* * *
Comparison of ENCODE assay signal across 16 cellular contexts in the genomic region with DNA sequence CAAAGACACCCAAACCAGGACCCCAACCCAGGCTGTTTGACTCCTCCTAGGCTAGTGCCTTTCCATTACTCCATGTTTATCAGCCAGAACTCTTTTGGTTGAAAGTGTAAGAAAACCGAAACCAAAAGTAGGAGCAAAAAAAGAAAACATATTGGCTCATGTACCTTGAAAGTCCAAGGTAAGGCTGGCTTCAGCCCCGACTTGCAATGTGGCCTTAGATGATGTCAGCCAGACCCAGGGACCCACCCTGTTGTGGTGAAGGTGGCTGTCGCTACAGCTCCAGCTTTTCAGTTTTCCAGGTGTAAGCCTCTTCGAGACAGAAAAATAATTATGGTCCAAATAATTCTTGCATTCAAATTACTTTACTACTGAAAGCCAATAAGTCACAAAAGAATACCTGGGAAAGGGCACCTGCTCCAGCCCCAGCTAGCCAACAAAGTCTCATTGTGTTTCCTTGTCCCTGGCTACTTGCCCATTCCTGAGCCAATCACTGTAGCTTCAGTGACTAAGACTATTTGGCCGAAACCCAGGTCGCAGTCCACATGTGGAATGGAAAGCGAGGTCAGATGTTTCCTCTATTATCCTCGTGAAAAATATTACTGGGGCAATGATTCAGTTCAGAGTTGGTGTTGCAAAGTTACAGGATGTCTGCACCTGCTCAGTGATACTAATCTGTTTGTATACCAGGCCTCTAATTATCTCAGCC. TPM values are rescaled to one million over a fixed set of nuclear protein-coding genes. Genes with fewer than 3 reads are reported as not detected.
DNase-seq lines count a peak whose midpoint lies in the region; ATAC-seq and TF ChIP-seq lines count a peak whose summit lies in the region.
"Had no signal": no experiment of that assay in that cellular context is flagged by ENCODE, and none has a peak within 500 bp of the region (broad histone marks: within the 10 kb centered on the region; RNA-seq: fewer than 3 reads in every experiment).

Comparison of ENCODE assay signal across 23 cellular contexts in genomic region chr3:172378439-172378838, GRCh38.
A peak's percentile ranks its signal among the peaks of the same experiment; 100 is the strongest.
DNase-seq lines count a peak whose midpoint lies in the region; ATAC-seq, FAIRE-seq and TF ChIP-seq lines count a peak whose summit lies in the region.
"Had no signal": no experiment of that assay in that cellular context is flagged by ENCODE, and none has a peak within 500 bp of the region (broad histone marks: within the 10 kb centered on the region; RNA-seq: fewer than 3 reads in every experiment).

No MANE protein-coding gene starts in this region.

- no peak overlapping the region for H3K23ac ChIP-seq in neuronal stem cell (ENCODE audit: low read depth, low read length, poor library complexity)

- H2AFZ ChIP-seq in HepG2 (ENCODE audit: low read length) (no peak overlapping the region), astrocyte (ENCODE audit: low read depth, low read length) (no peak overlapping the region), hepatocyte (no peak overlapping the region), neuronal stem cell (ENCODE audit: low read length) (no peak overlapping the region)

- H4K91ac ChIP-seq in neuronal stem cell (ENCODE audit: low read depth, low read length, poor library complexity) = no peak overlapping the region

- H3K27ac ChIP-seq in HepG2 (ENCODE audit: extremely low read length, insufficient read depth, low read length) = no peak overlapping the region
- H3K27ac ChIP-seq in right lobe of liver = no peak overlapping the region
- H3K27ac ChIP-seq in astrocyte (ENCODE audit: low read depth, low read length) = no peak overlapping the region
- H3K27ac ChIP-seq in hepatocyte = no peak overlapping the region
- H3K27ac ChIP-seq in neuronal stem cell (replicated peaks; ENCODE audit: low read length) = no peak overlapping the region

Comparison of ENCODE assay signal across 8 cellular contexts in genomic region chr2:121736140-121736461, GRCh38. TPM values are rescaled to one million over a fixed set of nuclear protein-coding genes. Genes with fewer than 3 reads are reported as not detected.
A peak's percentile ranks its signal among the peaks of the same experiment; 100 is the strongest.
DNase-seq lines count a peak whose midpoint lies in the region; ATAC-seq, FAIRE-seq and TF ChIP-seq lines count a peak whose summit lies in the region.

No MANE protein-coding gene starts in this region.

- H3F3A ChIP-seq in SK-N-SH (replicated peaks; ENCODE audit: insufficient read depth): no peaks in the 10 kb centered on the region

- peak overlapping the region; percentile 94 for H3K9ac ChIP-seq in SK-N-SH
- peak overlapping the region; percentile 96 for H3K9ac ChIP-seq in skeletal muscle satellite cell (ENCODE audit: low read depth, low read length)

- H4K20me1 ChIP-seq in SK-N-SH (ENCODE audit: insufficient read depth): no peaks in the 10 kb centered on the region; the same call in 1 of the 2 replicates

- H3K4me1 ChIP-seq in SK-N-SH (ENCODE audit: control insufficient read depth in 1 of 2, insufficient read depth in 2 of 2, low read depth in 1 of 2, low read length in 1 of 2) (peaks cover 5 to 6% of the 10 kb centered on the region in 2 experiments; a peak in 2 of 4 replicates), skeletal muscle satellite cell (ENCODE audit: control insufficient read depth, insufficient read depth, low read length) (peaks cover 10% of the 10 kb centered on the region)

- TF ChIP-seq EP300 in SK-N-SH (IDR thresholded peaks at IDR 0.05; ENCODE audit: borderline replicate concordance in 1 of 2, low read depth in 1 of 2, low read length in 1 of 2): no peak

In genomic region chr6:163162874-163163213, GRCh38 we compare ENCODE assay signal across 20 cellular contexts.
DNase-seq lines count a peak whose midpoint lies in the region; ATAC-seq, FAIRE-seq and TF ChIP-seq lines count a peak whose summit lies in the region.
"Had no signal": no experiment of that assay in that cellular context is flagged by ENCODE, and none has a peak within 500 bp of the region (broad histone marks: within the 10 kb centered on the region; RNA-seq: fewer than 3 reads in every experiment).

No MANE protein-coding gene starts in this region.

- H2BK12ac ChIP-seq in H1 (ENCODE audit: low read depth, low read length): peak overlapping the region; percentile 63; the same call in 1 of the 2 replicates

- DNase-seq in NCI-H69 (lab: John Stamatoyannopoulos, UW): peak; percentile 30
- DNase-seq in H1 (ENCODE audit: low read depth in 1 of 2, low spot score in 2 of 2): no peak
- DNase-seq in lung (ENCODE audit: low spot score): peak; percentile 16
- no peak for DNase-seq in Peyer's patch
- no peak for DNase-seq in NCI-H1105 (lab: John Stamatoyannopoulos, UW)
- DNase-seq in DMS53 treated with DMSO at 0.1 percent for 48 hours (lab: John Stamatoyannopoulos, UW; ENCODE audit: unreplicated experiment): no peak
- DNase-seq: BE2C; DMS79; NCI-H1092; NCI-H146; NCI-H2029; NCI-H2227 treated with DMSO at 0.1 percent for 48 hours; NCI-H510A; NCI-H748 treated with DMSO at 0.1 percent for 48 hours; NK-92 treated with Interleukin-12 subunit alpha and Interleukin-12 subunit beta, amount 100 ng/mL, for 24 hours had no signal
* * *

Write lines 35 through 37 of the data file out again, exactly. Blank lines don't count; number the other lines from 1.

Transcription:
- no peak for DNase-seq in Peyer's patch
- no peak for DNase-seq in NCI-H1105 (lab: John Stamatoyannopoulos, UW)
- DNase-seq in DMS53 treated with DMSO at 0.1 percent for 48 hours (lab: John Stamatoyannopoulos, UW; ENCODE audit: unreplicated experiment): no peak